Does Your Marketing Produce Accolades or Action?

MCI was a powerful company in the 1990s. And while MCI was known for producing very cool advertising – unfortunately, the business results never seemed to match the messaging “creativity.” This is just one example – how about the many $1 million plus Super Bowl ads that have produced a lot of attention but virtually no results.  Some of these advertisers were start-up companies that wasted their entire promotional budgets on just one advertisement.  Clever yes… effective, no.  Good marketing…hardly.

Perhaps the most famous example of the difference between driving action and generating accolades comes from the civilizations of ancient Rome and Greece.  There were two contemporary orators: Cicero the Roman and Demosthenes the Greek. When Cicero spoke, the crowd exclaimed, “Great message. Awesome speech. Powerful oratory. We agree with everything you said.” Cicero was known, adored and acclaimed far and wide.

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Demosthenes did not receive similar accolades when he gave a speech.  However, when Demosthenes spoke, the people shouted, “Let us march!” Therein lies the difference.  While one orator generated tons of accolades, the other caused people to act (march).

Your version of motivating prospects to march can be getting them to register for an offer, buy your produce, send you referrals, etc.  But in all cases, the action should be measurable and based on solid marketing and sales metrics. To improve your ability to motivate action, start by asking these three important questions:

  1. Is your CEO a rock star, where the attention is focused more on his or her magnetic personality than the company?  There are some notable exceptions (Bill Gates, Steve Jobs, and Jack Welch) where the focus on the individual translates to a tremendous benefit to the company.  But make sure your goal is new business, not building a cult of personality of the CEO.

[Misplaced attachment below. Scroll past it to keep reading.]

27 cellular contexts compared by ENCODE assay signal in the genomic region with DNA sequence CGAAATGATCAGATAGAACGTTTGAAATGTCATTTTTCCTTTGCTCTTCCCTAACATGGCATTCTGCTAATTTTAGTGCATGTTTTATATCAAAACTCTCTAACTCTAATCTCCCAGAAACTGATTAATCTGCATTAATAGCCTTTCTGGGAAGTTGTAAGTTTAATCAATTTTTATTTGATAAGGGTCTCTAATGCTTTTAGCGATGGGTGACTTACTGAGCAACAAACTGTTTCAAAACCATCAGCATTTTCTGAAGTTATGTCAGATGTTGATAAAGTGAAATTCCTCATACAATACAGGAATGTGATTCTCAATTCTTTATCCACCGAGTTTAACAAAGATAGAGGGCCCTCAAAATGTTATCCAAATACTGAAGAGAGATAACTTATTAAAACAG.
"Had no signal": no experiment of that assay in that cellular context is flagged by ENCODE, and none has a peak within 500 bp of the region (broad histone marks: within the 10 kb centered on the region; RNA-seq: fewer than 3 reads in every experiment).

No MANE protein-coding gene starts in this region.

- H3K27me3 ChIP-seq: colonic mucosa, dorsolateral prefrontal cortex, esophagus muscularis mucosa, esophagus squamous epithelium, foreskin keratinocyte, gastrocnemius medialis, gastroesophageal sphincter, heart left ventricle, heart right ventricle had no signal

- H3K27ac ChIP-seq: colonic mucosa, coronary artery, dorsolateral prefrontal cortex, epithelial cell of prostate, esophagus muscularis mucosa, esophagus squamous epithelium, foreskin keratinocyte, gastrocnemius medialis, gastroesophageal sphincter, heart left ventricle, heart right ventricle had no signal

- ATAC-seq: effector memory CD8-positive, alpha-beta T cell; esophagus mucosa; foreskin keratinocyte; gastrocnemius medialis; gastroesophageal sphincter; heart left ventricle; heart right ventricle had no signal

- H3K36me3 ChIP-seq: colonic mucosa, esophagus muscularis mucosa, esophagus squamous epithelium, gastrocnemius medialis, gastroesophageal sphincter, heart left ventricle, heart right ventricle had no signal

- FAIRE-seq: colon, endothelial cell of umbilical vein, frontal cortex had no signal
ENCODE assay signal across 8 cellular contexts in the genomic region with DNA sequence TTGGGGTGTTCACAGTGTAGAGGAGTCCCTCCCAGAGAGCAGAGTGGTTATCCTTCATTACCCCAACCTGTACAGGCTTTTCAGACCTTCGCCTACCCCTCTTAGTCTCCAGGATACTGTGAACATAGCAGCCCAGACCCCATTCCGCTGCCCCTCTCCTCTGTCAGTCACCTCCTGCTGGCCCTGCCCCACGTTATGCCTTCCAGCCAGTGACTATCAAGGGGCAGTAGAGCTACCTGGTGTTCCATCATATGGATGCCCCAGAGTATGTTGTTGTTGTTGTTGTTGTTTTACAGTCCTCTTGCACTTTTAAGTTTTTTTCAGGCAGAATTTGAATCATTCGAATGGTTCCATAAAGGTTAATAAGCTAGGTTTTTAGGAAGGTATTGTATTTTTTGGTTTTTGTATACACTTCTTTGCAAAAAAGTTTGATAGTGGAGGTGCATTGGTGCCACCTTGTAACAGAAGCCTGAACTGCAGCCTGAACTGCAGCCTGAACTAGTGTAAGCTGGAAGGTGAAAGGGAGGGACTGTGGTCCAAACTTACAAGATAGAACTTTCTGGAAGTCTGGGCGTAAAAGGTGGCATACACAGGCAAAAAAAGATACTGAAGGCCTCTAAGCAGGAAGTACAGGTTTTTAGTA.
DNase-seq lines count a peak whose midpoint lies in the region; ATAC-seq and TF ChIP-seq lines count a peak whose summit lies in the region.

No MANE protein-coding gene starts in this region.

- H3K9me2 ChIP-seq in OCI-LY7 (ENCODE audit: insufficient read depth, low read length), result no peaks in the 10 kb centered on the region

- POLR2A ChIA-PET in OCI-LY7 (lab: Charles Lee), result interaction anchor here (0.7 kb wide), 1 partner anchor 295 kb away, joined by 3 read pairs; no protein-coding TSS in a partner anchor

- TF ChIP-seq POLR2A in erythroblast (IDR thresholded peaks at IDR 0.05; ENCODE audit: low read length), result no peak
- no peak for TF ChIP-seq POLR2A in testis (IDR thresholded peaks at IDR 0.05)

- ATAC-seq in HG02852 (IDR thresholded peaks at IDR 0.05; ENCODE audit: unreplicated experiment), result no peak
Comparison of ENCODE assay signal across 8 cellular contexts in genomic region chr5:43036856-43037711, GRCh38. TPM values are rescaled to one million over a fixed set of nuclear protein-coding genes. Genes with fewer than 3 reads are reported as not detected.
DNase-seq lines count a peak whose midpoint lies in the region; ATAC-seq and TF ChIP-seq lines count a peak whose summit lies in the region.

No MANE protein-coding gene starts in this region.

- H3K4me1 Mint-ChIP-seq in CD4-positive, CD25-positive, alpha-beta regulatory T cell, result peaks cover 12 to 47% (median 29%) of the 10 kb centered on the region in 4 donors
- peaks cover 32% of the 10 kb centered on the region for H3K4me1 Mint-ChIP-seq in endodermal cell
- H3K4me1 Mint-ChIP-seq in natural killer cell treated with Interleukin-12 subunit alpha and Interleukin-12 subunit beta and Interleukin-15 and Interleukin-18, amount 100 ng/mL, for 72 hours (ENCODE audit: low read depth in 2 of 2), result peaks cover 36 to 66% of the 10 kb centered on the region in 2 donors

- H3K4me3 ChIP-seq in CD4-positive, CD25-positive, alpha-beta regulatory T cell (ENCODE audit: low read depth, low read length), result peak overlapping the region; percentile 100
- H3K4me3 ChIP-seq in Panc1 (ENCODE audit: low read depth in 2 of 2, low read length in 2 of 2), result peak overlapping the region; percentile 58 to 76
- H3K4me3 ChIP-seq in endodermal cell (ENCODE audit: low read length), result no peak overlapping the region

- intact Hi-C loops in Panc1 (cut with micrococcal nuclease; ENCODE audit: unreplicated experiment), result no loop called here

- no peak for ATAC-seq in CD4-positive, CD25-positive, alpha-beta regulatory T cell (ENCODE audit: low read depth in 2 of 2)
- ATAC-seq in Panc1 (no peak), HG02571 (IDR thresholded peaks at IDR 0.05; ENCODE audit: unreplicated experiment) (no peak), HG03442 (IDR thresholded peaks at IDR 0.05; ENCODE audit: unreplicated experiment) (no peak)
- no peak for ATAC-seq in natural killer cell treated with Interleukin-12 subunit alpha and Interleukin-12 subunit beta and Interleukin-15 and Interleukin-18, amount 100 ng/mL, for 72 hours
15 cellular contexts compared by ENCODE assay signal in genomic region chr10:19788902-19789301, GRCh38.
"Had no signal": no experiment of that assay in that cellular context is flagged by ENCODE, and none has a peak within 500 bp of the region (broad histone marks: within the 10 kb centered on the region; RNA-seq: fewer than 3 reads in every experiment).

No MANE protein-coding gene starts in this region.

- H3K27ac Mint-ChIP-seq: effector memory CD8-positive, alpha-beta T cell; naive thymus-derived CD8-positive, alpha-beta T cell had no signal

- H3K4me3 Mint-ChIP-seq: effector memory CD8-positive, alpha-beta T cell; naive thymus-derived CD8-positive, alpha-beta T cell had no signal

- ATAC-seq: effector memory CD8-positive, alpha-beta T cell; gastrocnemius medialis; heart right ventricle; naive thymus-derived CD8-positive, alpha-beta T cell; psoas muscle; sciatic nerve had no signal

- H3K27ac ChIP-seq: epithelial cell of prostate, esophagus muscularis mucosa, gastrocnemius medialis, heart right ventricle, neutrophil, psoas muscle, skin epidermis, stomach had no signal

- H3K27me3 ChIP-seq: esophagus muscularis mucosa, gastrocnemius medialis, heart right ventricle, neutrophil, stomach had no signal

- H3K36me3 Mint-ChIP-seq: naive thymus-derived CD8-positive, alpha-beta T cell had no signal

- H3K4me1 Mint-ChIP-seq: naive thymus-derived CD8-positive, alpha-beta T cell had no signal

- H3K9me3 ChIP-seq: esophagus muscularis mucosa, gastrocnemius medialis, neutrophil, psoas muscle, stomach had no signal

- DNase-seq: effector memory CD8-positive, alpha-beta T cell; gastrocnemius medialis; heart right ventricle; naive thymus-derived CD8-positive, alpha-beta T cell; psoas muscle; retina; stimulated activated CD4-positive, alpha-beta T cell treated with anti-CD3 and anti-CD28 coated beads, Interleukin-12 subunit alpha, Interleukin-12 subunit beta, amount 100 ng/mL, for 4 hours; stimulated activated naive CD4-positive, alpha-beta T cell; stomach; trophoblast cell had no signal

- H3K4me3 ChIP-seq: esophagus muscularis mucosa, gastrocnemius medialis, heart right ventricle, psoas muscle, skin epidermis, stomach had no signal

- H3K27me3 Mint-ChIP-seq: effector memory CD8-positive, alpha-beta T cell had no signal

2. Is your messaging and communication strategy aimed more at pleasing the executive suite or your potential prospects?  Only the latter matters to the bottom line.
  3. Are you letting your search for perfection stop you from delivering a steady stream of consistent and compelling messages?    If so, remember the Voltaire quote: “The perfect is the enemy of the good.” Don’t try to be perfect; rather, put all your focus on driving action.

I hope you enjoyed our brief walk through the past and how it applies to the modern art of marketing.  May the fruit of your labors (and your marketing budget) bring you plenty of action — not just accolades.

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Christopher Ryan

Christopher Ryan has 25 years of marketing, technology, and senior management experience. As both a marketing executive and services provider, Chris has created and executed numerous programs that build market awareness, drive lead generation and increase revenue.
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